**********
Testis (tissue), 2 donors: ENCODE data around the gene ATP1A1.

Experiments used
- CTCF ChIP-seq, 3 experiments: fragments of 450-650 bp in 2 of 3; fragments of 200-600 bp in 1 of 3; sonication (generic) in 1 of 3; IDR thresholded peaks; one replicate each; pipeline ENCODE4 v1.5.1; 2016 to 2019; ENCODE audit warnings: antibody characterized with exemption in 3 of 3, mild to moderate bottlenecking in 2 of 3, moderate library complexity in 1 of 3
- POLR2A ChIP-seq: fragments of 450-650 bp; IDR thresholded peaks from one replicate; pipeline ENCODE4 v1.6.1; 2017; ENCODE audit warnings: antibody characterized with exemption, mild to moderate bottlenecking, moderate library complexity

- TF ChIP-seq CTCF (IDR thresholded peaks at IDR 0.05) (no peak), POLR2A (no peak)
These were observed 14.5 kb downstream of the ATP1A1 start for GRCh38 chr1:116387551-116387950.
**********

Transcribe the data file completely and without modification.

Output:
Testis (tissue), 2 donors: ENCODE data around the gene ATP1A1.

Experiments used
- CTCF ChIP-seq, 3 experiments: fragments of 450-650 bp in 2 of 3; fragments of 200-600 bp in 1 of 3; sonication (generic) in 1 of 3; IDR thresholded peaks; one replicate each; pipeline ENCODE4 v1.5.1; 2016 to 2019; ENCODE audit warnings: antibody characterized with exemption in 3 of 3, mild to moderate bottlenecking in 2 of 3, moderate library complexity in 1 of 3
- POLR2A ChIP-seq: fragments of 450-650 bp; IDR thresholded peaks from one replicate; pipeline ENCODE4 v1.6.1; 2017; ENCODE audit warnings: antibody characterized with exemption, mild to moderate bottlenecking, moderate library complexity

- TF ChIP-seq CTCF (IDR thresholded peaks at IDR 0.05) (no peak), POLR2A (no peak)
These were observed 14.5 kb downstream of the ATP1A1 start for GRCh38 chr1:116387551-116387950.